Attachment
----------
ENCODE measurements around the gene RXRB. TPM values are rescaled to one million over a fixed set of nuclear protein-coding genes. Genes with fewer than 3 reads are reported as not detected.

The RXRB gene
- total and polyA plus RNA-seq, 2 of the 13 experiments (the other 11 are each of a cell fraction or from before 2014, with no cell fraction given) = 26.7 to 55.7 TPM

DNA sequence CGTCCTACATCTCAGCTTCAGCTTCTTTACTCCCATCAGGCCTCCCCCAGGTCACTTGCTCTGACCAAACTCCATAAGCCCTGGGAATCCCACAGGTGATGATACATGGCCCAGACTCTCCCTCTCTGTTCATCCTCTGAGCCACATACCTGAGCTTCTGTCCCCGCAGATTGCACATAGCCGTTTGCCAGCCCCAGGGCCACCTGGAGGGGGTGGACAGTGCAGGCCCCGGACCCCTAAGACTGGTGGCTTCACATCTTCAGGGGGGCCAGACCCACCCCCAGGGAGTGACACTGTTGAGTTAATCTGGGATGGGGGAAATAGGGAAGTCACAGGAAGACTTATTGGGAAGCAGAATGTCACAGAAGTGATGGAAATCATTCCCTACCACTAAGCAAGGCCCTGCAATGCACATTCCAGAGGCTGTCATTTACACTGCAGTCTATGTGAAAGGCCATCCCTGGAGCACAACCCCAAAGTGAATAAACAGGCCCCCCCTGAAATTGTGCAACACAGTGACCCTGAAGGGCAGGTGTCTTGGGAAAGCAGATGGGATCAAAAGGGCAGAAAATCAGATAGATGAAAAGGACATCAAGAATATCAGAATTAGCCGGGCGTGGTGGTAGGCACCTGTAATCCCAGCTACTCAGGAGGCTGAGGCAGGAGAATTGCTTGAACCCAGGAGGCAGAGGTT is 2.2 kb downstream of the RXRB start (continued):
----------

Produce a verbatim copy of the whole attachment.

ENCODE measurements around the gene RXRB. TPM values are rescaled to one million over a fixed set of nuclear protein-coding genes. Genes with fewer than 3 reads are reported as not detected.

The RXRB gene
- total and polyA plus RNA-seq, 2 of the 13 experiments (the other 11 are each of a cell fraction or from before 2014, with no cell fraction given) = 26.7 to 55.7 TPM

DNA sequence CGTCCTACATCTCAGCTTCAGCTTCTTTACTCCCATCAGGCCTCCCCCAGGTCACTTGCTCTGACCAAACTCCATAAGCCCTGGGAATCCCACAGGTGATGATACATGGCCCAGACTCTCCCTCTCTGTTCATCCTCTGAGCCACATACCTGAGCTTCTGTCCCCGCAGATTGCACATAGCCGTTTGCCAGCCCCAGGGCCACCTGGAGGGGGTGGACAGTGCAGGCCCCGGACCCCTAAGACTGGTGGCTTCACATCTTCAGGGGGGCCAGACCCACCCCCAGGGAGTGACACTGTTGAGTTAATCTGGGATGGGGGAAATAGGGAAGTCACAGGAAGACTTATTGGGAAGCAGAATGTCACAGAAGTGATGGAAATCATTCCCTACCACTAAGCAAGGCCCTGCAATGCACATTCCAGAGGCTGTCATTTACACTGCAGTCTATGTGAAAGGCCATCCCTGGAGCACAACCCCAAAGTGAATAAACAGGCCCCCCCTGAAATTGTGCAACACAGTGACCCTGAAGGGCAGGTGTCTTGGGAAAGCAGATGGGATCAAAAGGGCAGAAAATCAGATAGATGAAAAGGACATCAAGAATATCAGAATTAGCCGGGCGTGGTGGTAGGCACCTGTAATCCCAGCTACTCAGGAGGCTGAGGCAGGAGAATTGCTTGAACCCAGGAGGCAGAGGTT is 2.2 kb downstream of the RXRB start (continued):